Venezuelan coalition opposed to Maduro rejects upcoming vote

A coalition of political parties in Venezuela led by U.S.-backed Juan Guaidó says it won’t participate in upcoming congressional elections called by officials loyal to President Nicolás Maduro

“We will fight together to choose the fate of our country,” Guaidó tweeted Sunday. “Now we must mobilize our majority that desires to live with dignity. Together we’re going to beat the regime!”

The coalition has invited Venezuelans to unite behind a fresh push against what they call Maduro's “dictatorship.” It has also asked for international help in the campaign against Maduro.

Maduro didn’t immediately respond Sunday to the opposition's decision, but he has said that it is important for his allies to win back control of the National Assembly. He has accused opposition leaders who control the congress of being manipulated by the United States.

The opposition coalition rejected the December election, citing unfair conditions orchestrated by Maduro. They said 30 opposition lawmakers have been stripped of immunity guaranteed by law, while dozens more have been driven into exile and five are currently in jail.

The Supreme Court — loyal to Maduro — recently appointed a new elections commission, including three members who have been sanctioned by the U.S. and Canada, without participation of the opposition-led congress, as the law requires. The court also took over three leading opposition parties, appointing new leaders the opposition accuses of conspiring to support Maduro.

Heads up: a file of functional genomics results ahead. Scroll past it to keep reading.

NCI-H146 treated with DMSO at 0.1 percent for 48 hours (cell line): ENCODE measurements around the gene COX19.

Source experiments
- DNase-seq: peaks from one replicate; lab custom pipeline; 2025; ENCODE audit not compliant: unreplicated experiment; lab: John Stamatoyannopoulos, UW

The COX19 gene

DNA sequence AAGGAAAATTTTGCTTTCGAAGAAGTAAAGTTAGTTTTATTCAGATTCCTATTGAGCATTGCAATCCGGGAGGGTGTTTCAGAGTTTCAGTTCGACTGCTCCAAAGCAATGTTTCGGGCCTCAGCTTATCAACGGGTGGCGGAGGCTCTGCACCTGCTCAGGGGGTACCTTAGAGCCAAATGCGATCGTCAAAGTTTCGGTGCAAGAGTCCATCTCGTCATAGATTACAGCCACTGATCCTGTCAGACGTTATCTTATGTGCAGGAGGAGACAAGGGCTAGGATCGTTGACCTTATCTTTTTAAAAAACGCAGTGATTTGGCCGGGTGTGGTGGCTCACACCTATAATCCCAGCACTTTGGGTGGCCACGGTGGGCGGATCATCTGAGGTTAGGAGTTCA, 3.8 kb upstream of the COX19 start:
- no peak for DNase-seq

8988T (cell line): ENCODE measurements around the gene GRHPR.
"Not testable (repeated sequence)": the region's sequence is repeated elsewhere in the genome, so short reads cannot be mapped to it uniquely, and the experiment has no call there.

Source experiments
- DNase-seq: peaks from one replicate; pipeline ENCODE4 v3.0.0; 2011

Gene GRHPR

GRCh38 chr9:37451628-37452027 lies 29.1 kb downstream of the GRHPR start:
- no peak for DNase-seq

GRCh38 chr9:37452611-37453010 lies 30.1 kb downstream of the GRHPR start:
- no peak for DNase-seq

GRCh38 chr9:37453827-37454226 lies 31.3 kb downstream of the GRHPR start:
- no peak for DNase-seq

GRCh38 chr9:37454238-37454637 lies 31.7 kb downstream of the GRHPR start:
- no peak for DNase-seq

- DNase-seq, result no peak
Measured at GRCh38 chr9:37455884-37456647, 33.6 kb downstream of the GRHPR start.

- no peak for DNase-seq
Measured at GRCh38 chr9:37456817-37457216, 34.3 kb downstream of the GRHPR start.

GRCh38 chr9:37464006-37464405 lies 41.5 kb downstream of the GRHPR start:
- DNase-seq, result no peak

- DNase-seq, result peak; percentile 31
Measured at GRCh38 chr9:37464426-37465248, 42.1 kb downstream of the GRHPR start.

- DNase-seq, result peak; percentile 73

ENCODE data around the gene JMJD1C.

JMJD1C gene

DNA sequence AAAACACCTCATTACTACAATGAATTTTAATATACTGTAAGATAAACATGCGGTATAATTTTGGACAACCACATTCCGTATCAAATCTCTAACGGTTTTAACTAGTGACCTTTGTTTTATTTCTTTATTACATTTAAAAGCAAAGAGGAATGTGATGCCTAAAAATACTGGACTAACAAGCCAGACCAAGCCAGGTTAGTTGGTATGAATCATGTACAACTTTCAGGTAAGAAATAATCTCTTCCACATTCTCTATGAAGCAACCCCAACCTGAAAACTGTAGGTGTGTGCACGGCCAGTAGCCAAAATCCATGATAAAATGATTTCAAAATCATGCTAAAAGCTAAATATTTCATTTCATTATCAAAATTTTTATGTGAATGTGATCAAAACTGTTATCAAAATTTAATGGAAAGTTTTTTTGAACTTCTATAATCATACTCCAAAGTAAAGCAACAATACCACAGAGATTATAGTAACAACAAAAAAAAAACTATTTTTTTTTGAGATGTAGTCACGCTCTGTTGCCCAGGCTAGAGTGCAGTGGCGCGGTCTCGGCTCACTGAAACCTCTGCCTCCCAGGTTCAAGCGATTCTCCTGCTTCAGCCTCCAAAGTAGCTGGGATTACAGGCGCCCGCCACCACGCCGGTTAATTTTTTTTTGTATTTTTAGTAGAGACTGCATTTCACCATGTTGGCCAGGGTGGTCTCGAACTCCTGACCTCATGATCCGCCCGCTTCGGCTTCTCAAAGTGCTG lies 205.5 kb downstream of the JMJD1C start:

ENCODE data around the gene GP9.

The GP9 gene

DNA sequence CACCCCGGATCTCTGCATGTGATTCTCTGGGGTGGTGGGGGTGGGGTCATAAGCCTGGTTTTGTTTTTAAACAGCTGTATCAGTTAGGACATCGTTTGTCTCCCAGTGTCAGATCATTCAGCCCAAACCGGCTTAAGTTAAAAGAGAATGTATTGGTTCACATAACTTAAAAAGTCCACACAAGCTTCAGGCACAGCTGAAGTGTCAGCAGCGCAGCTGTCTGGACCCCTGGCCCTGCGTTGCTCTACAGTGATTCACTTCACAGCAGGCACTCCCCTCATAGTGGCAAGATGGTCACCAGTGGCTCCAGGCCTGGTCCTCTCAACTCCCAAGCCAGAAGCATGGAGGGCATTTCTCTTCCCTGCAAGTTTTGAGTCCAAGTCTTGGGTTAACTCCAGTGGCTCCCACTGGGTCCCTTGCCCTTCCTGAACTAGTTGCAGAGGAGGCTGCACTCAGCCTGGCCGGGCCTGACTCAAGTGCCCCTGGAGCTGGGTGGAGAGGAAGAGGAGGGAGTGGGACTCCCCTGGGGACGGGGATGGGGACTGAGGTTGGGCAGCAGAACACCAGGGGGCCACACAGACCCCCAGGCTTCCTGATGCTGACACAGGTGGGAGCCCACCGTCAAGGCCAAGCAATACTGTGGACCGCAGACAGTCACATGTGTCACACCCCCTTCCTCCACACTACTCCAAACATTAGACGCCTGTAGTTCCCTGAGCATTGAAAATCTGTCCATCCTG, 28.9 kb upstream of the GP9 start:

Opposition leaders say they will only participate in an election if there is a fairly seated election commission and qualified national and international observers overseeing all aspects of the voting process.

Guaidó launched a campaign to oust Maduro early last year, but the socialist president still has control over the military and other major institutions. Maduro also has international support from Russia, China, Iran and Cuba.

It remains unclear how Guaidó, following the election, would maintain his legitimacy as Venezuela's interim president, a position he claimed under the constitution in early 2019 from his position as head of the National Assembly.

President Donald Trump was among the first of more than 50 nations to support Guaidó. His administration has hit Maduro with stiff sanctions designed to isolate him, while Trump's confidence in Guaidó appears to be fading.

However, Elliott Abrams, Trump’s special representative for Venezuela, said recently that the U.S. continues to support Guaidó, and the administration will impose more pressure on Maduro.

The opposition leaders denied in their statement that they were abstaining from the upcoming congressional election.

“We’re not abstaining,” the statement said. “There’s no abstaining when they call something that doesn’t qualify as an election.”

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